<link rel="stylesheet" href="css/main.css">
  </head>
  <body data-ng-app="myApp">
    <div data-ng-controller="helloWorldCtrl">
      <div>Hello {{ name }}!</div>
      <input data-ng-model="name"></input>
    </div>
    <script src="js/vendor/angular.js"></script>
    <script src="js/app.js"></script>
    <script src="js/controllers.js"></script>
  </body>
</html>

Note

If you want to use a CDN, consider this line:

<script src="js/vendor/angular.js"></script>

Replace it with the following code:

<script src="//ajax.googleapis.com/ajax/libs/angularjs/1.2.21/angular.min.js"></script>

This is it for the first version of our Hello World example. Open index.html in the browser and you can see two-way data binding in action, as follows:

You can change the name in the input field, and the text in the header will update automatically and immediately, as follows:

Using objects instead of primitives

Let's change one more thing that will save us from trouble later. Data models should reference objects and not primitives, such as a string, because the latter can create a headache when used in directives. Directives have a child $scope object that receives the model property by reference in the case of an object but as a copy when a primitive value is used, in which case, we might introduce difficult-to-spot errors.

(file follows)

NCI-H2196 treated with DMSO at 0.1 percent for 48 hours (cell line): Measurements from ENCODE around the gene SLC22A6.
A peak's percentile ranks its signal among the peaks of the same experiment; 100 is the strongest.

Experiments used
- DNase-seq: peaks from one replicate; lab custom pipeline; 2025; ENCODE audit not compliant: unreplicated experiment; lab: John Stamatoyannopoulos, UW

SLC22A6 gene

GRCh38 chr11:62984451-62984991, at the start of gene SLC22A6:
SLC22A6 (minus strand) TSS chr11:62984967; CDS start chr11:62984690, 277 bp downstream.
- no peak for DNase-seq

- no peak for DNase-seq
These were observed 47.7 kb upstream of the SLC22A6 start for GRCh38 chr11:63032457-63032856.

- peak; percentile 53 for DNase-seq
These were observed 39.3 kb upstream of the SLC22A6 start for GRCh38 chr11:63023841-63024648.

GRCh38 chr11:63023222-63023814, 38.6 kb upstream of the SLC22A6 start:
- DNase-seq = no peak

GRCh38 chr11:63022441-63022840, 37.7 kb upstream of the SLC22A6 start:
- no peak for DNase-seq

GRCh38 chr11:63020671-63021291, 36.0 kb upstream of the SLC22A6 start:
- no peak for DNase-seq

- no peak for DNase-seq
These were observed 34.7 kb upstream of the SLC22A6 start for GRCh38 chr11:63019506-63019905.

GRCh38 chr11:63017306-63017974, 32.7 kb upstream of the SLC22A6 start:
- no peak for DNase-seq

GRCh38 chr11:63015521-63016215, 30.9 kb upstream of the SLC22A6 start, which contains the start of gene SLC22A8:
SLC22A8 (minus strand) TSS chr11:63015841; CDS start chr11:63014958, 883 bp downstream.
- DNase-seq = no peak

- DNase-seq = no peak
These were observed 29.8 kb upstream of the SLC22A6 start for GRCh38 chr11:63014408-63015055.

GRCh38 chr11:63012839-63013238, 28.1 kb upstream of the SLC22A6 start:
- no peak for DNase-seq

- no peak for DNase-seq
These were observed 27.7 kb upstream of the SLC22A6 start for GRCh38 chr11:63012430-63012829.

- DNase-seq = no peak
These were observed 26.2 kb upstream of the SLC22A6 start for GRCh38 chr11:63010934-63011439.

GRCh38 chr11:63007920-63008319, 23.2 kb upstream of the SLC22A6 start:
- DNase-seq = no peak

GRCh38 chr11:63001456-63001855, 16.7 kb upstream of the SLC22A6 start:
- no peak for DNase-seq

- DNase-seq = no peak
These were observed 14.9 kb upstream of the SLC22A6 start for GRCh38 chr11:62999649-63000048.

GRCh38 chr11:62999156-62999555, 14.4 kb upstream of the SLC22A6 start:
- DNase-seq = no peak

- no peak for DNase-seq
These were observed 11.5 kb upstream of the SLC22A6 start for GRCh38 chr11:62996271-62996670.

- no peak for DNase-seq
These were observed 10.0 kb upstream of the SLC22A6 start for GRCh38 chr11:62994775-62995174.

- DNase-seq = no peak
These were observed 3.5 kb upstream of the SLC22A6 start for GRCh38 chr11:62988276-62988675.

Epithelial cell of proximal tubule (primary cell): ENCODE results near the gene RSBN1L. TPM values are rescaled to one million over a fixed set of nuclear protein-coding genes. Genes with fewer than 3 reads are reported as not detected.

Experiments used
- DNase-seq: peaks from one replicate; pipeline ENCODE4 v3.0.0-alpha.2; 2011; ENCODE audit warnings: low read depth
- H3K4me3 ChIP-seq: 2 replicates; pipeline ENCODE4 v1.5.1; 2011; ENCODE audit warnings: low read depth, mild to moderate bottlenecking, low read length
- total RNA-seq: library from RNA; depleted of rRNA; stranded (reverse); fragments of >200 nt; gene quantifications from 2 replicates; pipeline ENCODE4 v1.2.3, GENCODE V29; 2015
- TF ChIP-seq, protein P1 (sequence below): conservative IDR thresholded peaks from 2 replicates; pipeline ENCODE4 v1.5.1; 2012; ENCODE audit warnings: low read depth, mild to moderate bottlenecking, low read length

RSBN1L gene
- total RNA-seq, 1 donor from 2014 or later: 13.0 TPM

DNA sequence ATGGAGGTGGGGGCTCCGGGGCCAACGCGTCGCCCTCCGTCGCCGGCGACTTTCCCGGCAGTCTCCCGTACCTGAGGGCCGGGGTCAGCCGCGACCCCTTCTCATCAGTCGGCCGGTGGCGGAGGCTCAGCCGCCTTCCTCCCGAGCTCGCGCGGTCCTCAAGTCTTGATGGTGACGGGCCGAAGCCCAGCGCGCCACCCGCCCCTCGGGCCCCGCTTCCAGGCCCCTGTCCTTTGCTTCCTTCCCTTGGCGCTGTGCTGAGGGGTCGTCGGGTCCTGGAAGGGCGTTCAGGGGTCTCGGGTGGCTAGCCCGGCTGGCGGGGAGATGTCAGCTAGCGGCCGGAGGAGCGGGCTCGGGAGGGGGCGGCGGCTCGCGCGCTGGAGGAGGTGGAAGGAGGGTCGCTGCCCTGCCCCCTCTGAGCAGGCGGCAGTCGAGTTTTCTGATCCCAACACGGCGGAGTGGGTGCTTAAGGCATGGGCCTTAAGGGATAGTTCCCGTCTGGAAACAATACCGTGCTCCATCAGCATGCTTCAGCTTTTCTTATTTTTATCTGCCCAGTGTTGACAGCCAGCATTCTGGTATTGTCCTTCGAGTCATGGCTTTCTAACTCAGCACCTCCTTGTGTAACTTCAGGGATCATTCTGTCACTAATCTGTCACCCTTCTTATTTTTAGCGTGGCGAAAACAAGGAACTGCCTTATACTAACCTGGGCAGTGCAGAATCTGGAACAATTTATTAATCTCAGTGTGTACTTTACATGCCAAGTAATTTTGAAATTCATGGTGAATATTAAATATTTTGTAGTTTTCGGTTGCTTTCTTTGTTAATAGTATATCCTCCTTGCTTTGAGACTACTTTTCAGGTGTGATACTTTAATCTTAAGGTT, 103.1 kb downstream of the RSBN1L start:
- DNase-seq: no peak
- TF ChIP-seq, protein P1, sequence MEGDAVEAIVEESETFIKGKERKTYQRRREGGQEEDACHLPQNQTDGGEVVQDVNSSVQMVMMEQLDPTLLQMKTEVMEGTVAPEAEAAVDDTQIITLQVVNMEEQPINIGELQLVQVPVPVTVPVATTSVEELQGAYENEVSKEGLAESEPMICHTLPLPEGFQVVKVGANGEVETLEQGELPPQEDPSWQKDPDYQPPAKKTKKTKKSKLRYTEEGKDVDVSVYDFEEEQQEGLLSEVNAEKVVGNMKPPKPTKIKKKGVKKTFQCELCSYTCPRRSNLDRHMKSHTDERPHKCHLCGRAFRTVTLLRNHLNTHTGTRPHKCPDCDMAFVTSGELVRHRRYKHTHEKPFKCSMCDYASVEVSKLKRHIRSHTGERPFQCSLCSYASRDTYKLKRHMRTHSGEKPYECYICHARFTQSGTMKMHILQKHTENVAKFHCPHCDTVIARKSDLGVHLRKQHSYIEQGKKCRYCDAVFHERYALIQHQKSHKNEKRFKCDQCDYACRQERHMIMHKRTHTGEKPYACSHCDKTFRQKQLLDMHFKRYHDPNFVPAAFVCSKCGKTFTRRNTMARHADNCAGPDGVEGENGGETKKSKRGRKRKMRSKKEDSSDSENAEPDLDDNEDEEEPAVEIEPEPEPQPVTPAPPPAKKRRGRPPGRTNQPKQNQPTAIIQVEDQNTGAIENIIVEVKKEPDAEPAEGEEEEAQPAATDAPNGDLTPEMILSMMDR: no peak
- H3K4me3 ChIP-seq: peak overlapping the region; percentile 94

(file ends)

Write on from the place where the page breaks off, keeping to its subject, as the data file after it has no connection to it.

Tip

You might ask what this $scope object is. The $scope object is an object that holds the data for the current environment, such as inside a controller or inside a directive. Now, you can pass a property of the controller's $scope object into the directive, which then becomes a property of the directive's own $scope object. For this, it is important to understand how JavaScript deals with parameter passing. When you pass an object to a function, the object is passed by reference, meaning that wherever this passed object is modified, these modifications reach back the sender. When passing objects to directives, this is exactly the behavior we want. For example, we have a directive to modify personal details, and we pass a person object from the controller to this directive. When we now edit the details, we expect the change to reach the controller. However, when we pass primitives such as Strings or Numbers, they are copied instead of being passed by reference. When we modify these in the directive, the changes will not be reflected in the controller's $scope object.

In controllers.js, we only need to change one line, introducing an object with properties for the first and last names:

'use strict';
angular.module('myApp.controllers', []).
    controller('helloWorldCtrl',function ($scope) {